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Let’s Fly: The Reinvention Of Dennis Smith Jr.

Reel Access | Episode 3: 2022-23 Hornets Season Let's Fly

About two months ago, Dennis Smith Jr. was still without a team just days before training camps were set to begin around the NBA. Fast forward a few weeks later and he’s guarding the reigning NBA Finals MVP in Steph Curry on the final possession of regulation in what eventually became a 120-113 overtime victory for the Charlotte Hornets over Golden State.

My, how things can change quickly for the better when preparation and readiness meet opportunity. And right now, few players deserve some good fortune more than Smith.

“I had to work my butt off this summer,” he said, following his 13-point, nine-rebound, eight-assist performance against Golden State on Oct. 29. “A lot of people were trying to say, ‘Oh, he shouldn’t be in the league,’ this, that and the third. I had to tune all of that out and lock in. To be able to come in and execute and win a game against those guys, that means the world to me. It means a lot to my family to see me do that, and I’m thankful for the opportunity.”

Moments before his blanketing of Curry which extended the game to overtime, Smith had knotted the game at the other end after blowing past the Warriors’ superstar for a banked-in layup. He went on to score or assist on seven consecutive Charlotte points over a 75-second stretch late in the extra frame that effectively put the game out of Golden State’s reach.

Called upon almost immediately following early-season injuries to LaMelo Ball, Terry Rozier and Cody Martin, Smith has been everything the Hornets had hoped for and more. Despite dealing with ankle injuries of his own, Smith is putting up 9.3 points on his best efficiency ever (46.3%), while recording career highs in assists (5.7), steals (1.8) and blocks (0.7). His steal average is currently fifth best in the NBA and he’s also eighth in deflections registered per contest (3.5).

Defensive impact isn’t the simplest thing to quantify in the NBA, but there are plentyof indicators to illustrate how good Smith has been on this end of the floor. Per CleaningtheGlass.com, he ranks in the 100th percentile for guards in steal rate (2.9%) and the 87th percentile in block rate (1.1%). The Hornets are +12.4 points per 100 possessions with Smith on the court this season, which is in the 89th percentile amongst all players.

Talent and athleticism have never been an issue for Smith, but his winding journey to Charlotte is a prime example of why environment, situation and sometimes luck matter in the NBA when it comes to player development. Following a one-and-done collegiate stint at NC State, Smith was drafted ninth overall by Dallas in 2017 and went to average 15.9 points and 5.2 assists as an explosive high-octane scorer his first year, leading to Second-Team All-Rookie accolades.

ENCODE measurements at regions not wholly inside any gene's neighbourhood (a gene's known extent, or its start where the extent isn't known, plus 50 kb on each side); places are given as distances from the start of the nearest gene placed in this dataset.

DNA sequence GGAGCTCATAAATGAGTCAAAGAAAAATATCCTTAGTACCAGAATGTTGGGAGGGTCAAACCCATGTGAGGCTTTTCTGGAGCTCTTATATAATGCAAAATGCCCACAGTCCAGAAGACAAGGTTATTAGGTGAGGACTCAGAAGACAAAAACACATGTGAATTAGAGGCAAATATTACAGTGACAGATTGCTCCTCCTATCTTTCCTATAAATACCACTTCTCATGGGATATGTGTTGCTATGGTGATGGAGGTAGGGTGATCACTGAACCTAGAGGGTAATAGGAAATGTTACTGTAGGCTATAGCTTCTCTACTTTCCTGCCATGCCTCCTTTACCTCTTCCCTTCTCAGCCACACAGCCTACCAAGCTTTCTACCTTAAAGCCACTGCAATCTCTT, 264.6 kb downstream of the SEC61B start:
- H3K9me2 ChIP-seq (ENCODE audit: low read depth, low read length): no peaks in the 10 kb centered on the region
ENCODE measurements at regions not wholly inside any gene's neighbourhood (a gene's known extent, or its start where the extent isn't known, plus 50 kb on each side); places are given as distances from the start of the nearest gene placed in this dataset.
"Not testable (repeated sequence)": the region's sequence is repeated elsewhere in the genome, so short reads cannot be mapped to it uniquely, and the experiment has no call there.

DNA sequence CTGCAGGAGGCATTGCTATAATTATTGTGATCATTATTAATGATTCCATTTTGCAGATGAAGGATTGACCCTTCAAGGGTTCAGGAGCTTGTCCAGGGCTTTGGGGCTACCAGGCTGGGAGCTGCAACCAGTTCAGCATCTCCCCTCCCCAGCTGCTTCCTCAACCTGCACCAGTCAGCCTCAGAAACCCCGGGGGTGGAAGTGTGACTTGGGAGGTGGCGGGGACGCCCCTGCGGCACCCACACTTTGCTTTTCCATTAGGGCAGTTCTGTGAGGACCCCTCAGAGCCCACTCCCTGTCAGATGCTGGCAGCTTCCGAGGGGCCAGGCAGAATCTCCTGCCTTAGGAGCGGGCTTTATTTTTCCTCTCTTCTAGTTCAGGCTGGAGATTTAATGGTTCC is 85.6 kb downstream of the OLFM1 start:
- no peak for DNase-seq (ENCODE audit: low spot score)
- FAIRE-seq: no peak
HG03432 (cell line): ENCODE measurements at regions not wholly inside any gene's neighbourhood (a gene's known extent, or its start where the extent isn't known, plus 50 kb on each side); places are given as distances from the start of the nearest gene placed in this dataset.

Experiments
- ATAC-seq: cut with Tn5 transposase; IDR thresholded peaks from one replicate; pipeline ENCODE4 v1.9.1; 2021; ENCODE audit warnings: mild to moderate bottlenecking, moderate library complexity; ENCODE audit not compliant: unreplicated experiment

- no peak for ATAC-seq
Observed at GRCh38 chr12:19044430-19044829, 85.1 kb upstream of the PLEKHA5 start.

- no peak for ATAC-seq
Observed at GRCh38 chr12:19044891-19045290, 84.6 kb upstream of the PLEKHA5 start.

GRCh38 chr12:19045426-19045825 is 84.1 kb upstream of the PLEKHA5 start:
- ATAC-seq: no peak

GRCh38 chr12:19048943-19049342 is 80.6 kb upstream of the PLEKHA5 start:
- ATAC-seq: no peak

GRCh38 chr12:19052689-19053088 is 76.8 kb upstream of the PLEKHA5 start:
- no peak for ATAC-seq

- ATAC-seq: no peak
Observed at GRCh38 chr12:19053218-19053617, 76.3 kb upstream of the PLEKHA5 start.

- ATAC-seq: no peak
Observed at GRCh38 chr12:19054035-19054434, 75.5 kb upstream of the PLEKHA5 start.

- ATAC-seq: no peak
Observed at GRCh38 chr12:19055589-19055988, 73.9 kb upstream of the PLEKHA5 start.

At the time, Dallas was phasing out of the Dirk Nowitzki era and into a rebuilding stage, with Smith expected to be a major part of the team’s up-and-coming young core. But a 24-58 record his rookie year put the Mavericks in prime position to trade up in the draft for EuroLeague phenom Luka Dončić in 2018. And just like that, Smith’s short tenure in Dallas – perhaps unbeknownst at the time – began winding down.

Smith and Dončić started together in the backcourt for the first couple months of the ensuing season, until a wrist injury sent Smith to the sidelines in early December. Dončić rapidly solidified himself as one of the league’s budding superstars during his absence, eventually winning Rookie of the Year honors. In mid-January, the Mavericks jumped at the chance to pair Dončić with the recently-made-available All-Star Knicks big man Kristaps Porziņģis. New York wanted Smith in exchange and he ultimately became the centerpiece of the blockbuster trade.

Although Smith had solid numbers to finish the year, the Knicks finished in last place in the Eastern Conference with a dismal 17-65 record. Things didn’t get much better to start the 2019-20 season, as Smith went in and out of the rotation because of injuries and disfunction in a crowded backcourt. Head Coach David Fizdale was fired following a 4-18 start and Team President Steve Mills – who traded for Smith one year earlier – was also soon gone.

After averaging career lows in points (5.5), assists (2.9) and field-goal percentage (34.1%) in only 34 appearances as a third-year player, Smith appeared in just three of New York’s opening 26 games of the 2020-21 campaign. The situation got so dire for Smith that he even requested to play in the NBA G League Bubble in Orlando, just to get live game reps in. While his wish was granted, Smith spent only a week of practice with the Westchester Knicks before getting traded again to Detroit for Derrick Rose.